Global Telesystems Group (GTS) has detailed plans to lay high bandwidth city enterprise networks (CENs) around 14 European cities, including London.
The networks will be an extension of the company's existing fibre optic backbones between several major cities in Europe. Eight of the CENs are expected to be completed by 2000, with the rest being installed the following year.
In phase I of the project, the CEN rings in western Europe will connect customers at speeds of 2.5Gbps, increasing to 10Gbps by the end of 2000. Each ring will connect to the major points on the GTS backbone, including IP nodes, SDH and dense wave division multiplexing (DWDM) interconnection points and central office switches.
Initial rings will also connect to other local facilities such as Internet exchanges and telehouses where a significant amount of Internet traffic is aggregated.
In phase 2 of the build-out, additional fibre 'sub-rings' will be added to the core to extend geographic reach.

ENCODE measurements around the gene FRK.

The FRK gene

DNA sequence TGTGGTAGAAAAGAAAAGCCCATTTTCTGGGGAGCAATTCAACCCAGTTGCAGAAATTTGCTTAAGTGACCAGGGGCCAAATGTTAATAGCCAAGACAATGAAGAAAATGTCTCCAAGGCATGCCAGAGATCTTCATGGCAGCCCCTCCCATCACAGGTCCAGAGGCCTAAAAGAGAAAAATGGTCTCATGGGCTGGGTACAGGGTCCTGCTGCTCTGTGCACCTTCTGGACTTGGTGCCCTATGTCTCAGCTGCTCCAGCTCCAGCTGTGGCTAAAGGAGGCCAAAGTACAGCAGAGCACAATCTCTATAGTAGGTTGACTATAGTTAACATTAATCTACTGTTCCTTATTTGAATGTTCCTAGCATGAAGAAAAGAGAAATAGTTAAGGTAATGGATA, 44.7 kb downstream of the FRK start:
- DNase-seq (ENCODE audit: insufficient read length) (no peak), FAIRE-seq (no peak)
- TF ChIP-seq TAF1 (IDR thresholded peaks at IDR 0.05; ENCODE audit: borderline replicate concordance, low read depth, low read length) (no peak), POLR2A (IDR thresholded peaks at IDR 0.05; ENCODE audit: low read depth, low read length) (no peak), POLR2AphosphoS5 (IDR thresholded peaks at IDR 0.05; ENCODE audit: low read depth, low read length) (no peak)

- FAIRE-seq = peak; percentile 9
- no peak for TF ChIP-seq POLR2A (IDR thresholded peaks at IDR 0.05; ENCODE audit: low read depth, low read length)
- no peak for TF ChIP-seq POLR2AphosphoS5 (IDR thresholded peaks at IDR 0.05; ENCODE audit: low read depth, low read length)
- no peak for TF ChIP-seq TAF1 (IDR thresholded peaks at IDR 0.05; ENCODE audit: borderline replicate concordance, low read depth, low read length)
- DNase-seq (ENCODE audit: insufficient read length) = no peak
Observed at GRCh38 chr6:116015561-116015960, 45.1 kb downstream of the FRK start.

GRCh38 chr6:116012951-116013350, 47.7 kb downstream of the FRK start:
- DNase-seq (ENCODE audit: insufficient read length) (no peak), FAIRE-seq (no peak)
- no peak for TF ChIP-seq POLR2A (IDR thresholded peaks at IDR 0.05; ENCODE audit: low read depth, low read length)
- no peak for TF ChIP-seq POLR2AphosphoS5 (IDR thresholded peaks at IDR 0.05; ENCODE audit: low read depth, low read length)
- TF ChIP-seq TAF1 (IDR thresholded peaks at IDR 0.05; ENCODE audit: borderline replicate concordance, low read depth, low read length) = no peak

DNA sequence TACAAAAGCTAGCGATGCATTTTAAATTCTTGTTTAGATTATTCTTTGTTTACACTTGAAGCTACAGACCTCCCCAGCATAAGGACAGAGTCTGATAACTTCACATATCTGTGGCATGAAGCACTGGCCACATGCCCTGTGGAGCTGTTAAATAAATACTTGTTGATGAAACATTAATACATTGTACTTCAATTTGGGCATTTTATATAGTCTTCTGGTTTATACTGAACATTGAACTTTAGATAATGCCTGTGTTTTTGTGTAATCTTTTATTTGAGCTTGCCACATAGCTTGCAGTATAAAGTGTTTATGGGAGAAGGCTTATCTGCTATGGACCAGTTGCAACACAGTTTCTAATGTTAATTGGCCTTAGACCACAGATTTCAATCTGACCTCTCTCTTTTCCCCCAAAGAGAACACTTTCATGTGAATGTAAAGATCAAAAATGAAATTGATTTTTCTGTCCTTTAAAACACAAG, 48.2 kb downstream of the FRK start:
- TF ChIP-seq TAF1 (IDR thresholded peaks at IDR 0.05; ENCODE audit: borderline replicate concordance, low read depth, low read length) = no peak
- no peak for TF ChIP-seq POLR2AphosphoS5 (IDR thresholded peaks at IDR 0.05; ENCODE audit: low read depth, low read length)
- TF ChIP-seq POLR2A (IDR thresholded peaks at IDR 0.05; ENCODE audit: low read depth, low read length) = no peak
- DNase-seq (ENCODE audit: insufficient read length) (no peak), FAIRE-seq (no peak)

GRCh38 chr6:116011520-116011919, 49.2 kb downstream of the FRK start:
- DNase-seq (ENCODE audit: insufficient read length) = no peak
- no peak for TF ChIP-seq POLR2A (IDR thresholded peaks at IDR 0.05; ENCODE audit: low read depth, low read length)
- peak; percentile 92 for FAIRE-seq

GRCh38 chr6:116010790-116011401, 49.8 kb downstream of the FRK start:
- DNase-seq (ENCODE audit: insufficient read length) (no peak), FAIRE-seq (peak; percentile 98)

GTS spokesman Glen Manoff said the networks will cost "hundreds of millions" in euros to build, but couldn't give the exact cost of the investment.
"We have around a billion [euros] stockpiled in cash, and we have just completed a deal to get 500 million euros in a high yield debt offering which has been earmarked for driving the business forward. These networks are a key driver," he said.
GTS will connect businesses in the targeted cities either by leasing a line from a third party or laying the fibre to their door. The final route of the network in each city has yet to be decided.
"We know we have the licence for London, but we don't have exact details on where, when and which partners we will use yet," said Manoff.
However, he did say that the services would be available for "a significant amount less than from companies who have had to lease" from other operators, such as Colt and BT, he said.
CENs in Frankfurt, London, Vienna, Amsterdam, Madrid and Stockhom are all expected to be ready for commercial launch by mid 2000. The other eight cities to be fibred haven't yet been named.
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